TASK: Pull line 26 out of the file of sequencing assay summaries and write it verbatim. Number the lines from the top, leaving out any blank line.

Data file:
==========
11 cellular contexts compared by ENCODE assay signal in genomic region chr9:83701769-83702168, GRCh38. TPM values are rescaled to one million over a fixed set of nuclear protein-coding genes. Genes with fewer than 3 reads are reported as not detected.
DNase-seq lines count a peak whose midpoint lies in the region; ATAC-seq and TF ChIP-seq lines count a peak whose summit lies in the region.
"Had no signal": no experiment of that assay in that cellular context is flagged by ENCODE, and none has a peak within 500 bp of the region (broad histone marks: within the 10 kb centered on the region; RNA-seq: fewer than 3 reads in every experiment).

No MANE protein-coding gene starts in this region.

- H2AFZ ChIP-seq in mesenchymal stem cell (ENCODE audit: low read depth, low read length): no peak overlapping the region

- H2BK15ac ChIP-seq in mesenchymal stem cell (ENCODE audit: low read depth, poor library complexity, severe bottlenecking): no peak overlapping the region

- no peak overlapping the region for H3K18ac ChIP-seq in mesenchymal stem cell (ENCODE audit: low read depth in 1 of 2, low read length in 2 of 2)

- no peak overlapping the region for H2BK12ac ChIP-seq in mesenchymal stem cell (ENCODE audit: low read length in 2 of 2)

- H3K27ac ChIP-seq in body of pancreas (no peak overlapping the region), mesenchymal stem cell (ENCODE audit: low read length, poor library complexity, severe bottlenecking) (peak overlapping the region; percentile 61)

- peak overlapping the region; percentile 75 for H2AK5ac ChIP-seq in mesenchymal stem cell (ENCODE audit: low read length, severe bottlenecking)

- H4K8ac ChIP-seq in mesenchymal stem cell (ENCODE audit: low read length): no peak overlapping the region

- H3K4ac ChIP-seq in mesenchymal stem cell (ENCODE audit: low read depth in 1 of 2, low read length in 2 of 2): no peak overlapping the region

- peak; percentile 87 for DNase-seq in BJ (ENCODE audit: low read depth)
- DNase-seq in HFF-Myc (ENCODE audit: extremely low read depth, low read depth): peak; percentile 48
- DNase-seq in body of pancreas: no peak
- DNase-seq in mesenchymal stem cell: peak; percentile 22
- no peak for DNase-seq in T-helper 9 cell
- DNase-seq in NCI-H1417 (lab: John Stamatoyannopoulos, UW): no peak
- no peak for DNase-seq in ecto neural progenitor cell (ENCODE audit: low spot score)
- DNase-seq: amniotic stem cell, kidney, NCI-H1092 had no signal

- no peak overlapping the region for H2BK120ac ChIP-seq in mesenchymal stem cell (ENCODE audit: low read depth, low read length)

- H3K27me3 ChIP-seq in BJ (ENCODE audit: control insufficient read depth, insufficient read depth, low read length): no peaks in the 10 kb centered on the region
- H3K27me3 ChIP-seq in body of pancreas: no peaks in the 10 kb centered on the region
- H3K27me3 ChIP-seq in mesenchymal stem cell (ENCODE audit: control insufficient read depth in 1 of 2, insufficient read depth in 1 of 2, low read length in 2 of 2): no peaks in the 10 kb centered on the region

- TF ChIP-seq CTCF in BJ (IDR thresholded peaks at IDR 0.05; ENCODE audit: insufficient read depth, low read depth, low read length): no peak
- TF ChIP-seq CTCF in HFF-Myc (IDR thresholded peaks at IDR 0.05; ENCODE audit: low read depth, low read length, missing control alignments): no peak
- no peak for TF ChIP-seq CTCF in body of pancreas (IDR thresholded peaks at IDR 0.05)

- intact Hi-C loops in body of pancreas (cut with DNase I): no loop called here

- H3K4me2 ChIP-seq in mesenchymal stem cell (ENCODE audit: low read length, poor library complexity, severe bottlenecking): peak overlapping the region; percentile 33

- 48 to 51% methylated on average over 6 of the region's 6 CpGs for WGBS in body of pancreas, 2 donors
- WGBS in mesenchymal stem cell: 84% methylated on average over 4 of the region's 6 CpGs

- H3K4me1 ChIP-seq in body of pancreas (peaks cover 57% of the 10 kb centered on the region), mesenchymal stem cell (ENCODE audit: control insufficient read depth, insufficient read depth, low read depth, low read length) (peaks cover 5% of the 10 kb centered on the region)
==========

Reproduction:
- TF ChIP-seq CTCF in HFF-Myc (IDR thresholded peaks at IDR 0.05; ENCODE audit: low read depth, low read length, missing control alignments): no peak